All the best rules have exceptions :matte-motes-smile: (although I think your first example can just as easily be done in edit mode if you take the trouble to read the angle while you rotate)

Share this post


Link to post
Share on other sites

Ah! Well I'm sure many people would prefer to take the trouble to read the rotation angle from the bottom left of the screen before the rotation numbers disappear when you left click to commit to the rotation, then keep that in memory or jot it down, perform the transform and then type the numbers back in to reverse the rotation. :smileyindifferent: And I alternatively created custom orientations for this sort of thing.  However after I learned the technique I described from a Blender (Modo?) user forum post, I've found it simply quicker to, again, just rotate in object mode, edit in edit mode, re-enter object mode and snap the rotation back with" Alt R".  (In any event "never" is so very final.)  Here's hoping someone new to modeling and Blender will benefit from the tip.

(And being told repeatedly never to edit in Object mode consistantly screwed me up using the lattice modifier which, again, requires initial editing in object mode but NO application of the  object transformation with CTL A which would completely screw it up.  So frustrating for a beginner trying to learn to use these tools.)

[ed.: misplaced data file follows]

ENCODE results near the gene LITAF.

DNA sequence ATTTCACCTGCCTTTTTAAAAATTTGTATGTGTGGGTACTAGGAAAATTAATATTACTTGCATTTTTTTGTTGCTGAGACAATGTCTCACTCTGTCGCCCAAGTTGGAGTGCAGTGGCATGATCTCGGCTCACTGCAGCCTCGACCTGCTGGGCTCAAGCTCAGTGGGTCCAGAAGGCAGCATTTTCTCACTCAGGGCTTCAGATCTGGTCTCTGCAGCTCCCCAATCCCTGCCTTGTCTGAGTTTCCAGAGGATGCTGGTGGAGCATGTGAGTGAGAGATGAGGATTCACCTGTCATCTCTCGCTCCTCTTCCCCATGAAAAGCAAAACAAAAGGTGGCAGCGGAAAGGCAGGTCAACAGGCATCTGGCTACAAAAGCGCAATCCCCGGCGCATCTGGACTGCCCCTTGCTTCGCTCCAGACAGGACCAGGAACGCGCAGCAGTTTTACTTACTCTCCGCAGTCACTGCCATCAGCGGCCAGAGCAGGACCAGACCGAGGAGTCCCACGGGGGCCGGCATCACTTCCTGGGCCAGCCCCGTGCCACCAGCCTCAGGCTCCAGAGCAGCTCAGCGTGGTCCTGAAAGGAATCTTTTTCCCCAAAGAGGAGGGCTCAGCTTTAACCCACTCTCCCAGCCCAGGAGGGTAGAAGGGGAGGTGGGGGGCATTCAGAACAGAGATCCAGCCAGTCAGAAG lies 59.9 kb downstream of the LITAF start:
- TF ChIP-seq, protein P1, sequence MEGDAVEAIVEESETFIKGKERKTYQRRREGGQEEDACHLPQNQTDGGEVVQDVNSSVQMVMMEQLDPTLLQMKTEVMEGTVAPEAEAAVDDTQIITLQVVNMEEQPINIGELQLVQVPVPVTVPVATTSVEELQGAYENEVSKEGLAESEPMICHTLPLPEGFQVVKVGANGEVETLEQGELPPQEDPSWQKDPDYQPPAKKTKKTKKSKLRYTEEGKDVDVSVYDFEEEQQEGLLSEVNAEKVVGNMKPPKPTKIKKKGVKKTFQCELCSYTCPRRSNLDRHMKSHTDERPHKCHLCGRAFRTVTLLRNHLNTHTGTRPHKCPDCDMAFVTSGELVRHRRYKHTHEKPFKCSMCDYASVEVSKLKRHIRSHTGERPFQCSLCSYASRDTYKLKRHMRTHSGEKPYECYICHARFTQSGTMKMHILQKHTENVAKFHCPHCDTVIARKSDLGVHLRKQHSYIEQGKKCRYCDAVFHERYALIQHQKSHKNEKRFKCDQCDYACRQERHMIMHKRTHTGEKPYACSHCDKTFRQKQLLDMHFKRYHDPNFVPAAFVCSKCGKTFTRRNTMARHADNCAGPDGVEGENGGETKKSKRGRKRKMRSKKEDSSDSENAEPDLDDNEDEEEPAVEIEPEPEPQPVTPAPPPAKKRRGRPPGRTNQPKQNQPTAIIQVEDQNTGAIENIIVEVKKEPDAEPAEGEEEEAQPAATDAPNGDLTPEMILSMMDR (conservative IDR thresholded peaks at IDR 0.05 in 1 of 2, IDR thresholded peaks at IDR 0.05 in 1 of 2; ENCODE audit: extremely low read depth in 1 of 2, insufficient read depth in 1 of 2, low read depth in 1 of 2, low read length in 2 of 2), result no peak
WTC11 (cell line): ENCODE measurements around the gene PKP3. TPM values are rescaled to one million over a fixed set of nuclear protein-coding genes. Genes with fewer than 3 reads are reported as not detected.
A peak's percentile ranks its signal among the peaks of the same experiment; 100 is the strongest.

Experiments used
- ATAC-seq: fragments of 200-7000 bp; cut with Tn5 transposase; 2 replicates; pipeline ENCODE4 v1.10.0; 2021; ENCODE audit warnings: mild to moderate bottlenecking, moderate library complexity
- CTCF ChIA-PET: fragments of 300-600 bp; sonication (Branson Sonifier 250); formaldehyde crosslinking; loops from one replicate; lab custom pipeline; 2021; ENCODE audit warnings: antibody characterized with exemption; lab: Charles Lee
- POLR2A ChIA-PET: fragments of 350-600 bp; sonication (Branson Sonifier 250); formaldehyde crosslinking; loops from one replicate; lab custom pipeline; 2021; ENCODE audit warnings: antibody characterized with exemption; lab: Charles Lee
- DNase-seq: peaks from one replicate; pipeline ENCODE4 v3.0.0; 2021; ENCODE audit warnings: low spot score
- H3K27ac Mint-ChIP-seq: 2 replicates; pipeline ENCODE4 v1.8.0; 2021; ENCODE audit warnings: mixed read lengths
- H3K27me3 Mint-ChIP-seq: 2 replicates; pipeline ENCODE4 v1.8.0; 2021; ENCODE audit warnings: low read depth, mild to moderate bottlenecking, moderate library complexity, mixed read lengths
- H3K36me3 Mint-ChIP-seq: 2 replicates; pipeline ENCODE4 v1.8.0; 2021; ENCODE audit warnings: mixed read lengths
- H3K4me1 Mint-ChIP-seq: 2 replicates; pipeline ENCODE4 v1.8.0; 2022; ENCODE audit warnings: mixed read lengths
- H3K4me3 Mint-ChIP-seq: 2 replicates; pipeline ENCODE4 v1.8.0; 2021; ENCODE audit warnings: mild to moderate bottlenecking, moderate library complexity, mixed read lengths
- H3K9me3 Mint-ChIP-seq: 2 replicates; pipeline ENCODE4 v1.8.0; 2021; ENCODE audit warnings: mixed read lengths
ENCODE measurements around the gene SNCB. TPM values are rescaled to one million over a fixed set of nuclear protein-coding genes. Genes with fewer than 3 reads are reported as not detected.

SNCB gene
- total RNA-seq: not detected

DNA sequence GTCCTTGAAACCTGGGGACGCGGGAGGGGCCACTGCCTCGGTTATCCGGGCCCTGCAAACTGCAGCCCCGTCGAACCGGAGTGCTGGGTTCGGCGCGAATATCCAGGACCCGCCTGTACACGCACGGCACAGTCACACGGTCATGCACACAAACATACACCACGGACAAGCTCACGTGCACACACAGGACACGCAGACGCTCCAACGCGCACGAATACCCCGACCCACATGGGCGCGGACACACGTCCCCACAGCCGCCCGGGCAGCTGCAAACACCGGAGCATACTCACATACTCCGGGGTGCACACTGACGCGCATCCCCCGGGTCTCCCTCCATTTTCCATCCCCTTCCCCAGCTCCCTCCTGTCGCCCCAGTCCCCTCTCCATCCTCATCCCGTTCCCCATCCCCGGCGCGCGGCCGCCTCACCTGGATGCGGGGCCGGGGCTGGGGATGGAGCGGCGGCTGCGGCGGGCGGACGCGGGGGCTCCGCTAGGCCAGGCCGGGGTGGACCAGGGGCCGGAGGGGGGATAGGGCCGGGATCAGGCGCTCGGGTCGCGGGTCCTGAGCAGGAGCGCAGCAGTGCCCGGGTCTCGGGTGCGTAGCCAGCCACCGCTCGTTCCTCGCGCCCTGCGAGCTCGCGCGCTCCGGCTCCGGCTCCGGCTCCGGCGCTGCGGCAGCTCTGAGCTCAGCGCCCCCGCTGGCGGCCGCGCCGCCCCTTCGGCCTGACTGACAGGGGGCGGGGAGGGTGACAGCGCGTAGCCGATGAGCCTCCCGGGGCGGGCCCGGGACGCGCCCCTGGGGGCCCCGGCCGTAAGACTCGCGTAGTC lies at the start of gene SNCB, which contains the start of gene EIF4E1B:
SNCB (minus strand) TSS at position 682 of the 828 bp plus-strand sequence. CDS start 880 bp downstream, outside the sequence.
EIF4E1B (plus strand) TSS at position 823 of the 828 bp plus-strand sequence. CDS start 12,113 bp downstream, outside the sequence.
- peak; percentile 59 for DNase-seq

Share this post


Link to post
Share on other sites

Thanks to everyone who helped. It worked. :-) Even got it done the day before a hunt. Which was then cancelled. :-( Which means I can't invite you to saunter along to my shop at your convenience to pick up a copy as a thank you gift. Not that it would be difficult to arrange it by other means if you like.

Here are a couple of pictures so you can see what you contributed to. Thanks again.

Bacchic Musicians photo right side cropped.png

Bacchic Musicians photo ledge cropped.png

Share this post


Link to post
Share on other sites

I agree that the way you describe for reversible temporary rotation is very useful, especially for the majority who don't like numbers*. It remains the case that not applying rotation and scale is one of the most common sources of problems raised here, and avoiding object-mode editing is the easiest way to pre-empt them. So I will stand by that advice for beginners. As they learn more, they can take advantage of nice tips like yours.

Lattices are a different matter, and thanks for pointing that out. The advice is really intended only for editing mesh, not other kinds of objects, but I guess that was not explicit. I'll change it. I haven't used lattices enough to claim familiarity, but the Blender manual is now quite clear about this, which might avoid confusion in the future. I'm still not sure I fully understand the effects of object-mode lattice transformations after linking the lattice modifier though. Can you offer a simple description?

*Personally, I do prefer to work with the numbers, but I know I'm peculiar in that way.

 

Share this post


Link to post
Share on other sites

Join the conversation

You can post now and register later. If you have an account, sign in now to post with your account.

Guest
Reply to this topic...

×   Pasted as rich text.   Paste as plain text instead

  Only 75 emoji are allowed.

×   Your link has been automatically embedded.   Display as a link instead

×   Your previous content has been restored.   Clear editor

×   You cannot paste images directly. Upload or insert images from URL.

Sign in to follow this  

×
×
  • Create New...